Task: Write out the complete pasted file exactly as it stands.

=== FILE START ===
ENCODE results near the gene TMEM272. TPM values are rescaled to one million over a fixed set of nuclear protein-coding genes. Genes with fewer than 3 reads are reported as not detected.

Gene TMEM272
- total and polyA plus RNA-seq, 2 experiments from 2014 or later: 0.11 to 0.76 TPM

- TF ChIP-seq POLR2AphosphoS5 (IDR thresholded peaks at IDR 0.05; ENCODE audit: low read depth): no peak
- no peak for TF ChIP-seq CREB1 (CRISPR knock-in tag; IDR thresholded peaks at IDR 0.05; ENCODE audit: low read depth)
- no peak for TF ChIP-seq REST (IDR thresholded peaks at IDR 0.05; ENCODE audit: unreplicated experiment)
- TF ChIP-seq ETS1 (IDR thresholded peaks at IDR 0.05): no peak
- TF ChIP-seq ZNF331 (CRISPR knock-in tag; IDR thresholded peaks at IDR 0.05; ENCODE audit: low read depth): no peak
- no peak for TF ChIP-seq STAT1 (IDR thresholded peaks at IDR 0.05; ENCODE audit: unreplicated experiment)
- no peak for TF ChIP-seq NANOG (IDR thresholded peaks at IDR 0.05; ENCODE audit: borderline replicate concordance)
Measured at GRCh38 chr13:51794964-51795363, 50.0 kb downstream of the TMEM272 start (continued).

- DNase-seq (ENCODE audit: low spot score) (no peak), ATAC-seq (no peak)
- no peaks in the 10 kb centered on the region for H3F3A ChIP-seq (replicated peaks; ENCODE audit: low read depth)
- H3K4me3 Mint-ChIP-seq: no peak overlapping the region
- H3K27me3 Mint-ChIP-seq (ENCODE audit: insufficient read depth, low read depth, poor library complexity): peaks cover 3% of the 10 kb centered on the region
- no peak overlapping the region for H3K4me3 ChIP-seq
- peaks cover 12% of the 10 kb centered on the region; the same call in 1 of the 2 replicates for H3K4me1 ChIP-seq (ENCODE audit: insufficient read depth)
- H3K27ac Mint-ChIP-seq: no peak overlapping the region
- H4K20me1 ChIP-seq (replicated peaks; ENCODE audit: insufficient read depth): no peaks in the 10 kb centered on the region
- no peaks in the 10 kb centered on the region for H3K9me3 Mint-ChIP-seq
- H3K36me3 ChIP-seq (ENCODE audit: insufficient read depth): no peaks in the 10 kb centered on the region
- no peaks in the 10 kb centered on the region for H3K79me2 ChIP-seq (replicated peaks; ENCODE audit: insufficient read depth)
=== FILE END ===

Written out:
ENCODE results near the gene TMEM272. TPM values are rescaled to one million over a fixed set of nuclear protein-coding genes. Genes with fewer than 3 reads are reported as not detected.

Gene TMEM272
- total and polyA plus RNA-seq, 2 experiments from 2014 or later: 0.11 to 0.76 TPM

- TF ChIP-seq POLR2AphosphoS5 (IDR thresholded peaks at IDR 0.05; ENCODE audit: low read depth): no peak
- no peak for TF ChIP-seq CREB1 (CRISPR knock-in tag; IDR thresholded peaks at IDR 0.05; ENCODE audit: low read depth)
- no peak for TF ChIP-seq REST (IDR thresholded peaks at IDR 0.05; ENCODE audit: unreplicated experiment)
- TF ChIP-seq ETS1 (IDR thresholded peaks at IDR 0.05): no peak
- TF ChIP-seq ZNF331 (CRISPR knock-in tag; IDR thresholded peaks at IDR 0.05; ENCODE audit: low read depth): no peak
- no peak for TF ChIP-seq STAT1 (IDR thresholded peaks at IDR 0.05; ENCODE audit: unreplicated experiment)
- no peak for TF ChIP-seq NANOG (IDR thresholded peaks at IDR 0.05; ENCODE audit: borderline replicate concordance)
Measured at GRCh38 chr13:51794964-51795363, 50.0 kb downstream of the TMEM272 start (continued).

- DNase-seq (ENCODE audit: low spot score) (no peak), ATAC-seq (no peak)
- no peaks in the 10 kb centered on the region for H3F3A ChIP-seq (replicated peaks; ENCODE audit: low read depth)
- H3K4me3 Mint-ChIP-seq: no peak overlapping the region
- H3K27me3 Mint-ChIP-seq (ENCODE audit: insufficient read depth, low read depth, poor library complexity): peaks cover 3% of the 10 kb centered on the region
- no peak overlapping the region for H3K4me3 ChIP-seq
- peaks cover 12% of the 10 kb centered on the region; the same call in 1 of the 2 replicates for H3K4me1 ChIP-seq (ENCODE audit: insufficient read depth)
- H3K27ac Mint-ChIP-seq: no peak overlapping the region
- H4K20me1 ChIP-seq (replicated peaks; ENCODE audit: insufficient read depth): no peaks in the 10 kb centered on the region
- no peaks in the 10 kb centered on the region for H3K9me3 Mint-ChIP-seq
- H3K36me3 ChIP-seq (ENCODE audit: insufficient read depth): no peaks in the 10 kb centered on the region
- no peaks in the 10 kb centered on the region for H3K79me2 ChIP-seq (replicated peaks; ENCODE audit: insufficient read depth)